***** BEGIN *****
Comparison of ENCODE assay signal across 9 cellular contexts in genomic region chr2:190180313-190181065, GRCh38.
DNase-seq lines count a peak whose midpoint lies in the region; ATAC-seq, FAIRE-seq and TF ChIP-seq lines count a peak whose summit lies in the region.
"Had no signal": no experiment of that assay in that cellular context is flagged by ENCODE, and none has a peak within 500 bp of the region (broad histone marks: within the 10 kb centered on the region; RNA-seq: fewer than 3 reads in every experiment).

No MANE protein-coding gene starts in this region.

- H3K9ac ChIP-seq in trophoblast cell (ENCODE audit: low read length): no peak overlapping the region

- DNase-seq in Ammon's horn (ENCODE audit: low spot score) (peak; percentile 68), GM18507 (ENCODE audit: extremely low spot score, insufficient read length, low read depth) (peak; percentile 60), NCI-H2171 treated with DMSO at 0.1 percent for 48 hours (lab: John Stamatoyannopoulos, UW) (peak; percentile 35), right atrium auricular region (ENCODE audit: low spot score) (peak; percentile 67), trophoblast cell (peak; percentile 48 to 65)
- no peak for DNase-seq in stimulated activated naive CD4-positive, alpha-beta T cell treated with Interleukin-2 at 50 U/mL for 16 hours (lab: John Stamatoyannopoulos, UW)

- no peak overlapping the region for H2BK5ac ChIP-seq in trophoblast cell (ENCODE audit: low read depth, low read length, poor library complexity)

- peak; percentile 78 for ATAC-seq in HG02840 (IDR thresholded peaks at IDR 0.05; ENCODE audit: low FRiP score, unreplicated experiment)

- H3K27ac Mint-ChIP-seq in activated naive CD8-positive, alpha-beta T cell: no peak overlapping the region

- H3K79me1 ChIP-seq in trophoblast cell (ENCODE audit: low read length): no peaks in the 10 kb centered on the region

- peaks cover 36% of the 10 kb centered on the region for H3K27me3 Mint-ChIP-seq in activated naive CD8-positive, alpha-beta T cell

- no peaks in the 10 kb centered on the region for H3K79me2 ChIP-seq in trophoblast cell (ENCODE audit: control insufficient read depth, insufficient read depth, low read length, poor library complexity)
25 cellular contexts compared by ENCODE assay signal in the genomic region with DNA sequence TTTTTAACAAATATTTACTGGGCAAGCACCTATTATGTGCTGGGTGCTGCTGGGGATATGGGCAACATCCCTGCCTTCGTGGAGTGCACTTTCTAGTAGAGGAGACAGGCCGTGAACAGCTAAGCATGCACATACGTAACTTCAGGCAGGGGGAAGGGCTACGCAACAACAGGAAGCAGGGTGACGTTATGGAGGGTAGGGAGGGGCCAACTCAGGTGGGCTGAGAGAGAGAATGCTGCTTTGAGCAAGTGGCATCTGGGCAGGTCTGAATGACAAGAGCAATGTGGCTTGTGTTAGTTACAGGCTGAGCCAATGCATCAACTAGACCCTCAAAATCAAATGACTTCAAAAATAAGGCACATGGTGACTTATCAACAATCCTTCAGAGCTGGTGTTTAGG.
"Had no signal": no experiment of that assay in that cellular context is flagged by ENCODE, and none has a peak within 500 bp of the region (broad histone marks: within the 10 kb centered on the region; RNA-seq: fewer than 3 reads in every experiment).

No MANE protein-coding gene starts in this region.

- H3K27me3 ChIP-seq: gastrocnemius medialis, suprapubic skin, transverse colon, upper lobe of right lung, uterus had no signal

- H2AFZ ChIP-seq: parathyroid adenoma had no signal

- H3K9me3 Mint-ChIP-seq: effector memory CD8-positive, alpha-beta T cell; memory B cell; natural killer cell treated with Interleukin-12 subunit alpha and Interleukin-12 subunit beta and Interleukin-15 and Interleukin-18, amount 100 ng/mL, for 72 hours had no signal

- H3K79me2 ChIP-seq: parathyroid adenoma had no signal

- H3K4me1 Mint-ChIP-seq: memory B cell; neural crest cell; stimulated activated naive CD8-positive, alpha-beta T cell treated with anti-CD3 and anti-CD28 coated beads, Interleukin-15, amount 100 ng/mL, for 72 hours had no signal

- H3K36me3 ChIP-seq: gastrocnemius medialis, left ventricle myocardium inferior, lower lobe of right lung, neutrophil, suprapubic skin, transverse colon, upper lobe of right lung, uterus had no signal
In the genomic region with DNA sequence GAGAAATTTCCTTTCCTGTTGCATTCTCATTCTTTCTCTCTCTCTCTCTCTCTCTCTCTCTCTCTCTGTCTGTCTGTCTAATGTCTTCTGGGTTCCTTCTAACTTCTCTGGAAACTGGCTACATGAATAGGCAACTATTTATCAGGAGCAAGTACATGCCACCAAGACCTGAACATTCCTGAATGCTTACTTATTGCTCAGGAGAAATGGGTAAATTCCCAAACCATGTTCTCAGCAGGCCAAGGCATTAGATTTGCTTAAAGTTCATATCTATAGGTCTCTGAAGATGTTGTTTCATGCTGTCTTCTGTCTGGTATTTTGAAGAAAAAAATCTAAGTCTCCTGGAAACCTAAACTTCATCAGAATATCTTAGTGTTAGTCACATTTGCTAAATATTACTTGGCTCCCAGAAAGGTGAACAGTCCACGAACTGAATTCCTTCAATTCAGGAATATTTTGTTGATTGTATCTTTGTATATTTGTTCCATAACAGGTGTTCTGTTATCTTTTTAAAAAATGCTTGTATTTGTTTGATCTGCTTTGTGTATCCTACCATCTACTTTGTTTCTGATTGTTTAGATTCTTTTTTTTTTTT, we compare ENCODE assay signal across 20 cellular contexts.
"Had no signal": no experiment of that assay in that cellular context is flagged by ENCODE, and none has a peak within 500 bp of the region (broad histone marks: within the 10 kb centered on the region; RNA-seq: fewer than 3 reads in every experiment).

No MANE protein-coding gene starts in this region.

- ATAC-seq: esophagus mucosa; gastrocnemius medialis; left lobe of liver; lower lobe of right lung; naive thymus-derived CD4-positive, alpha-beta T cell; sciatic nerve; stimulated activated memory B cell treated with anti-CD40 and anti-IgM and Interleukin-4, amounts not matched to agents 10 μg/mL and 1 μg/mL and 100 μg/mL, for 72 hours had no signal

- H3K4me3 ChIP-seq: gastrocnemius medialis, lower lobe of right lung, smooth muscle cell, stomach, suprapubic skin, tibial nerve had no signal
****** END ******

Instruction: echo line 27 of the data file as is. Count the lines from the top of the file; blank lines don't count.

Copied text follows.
- H3K4me3 ChIP-seq: gastrocnemius medialis, lower lobe of right lung, smooth muscle cell, stomach, suprapubic skin, tibial nerve had no signal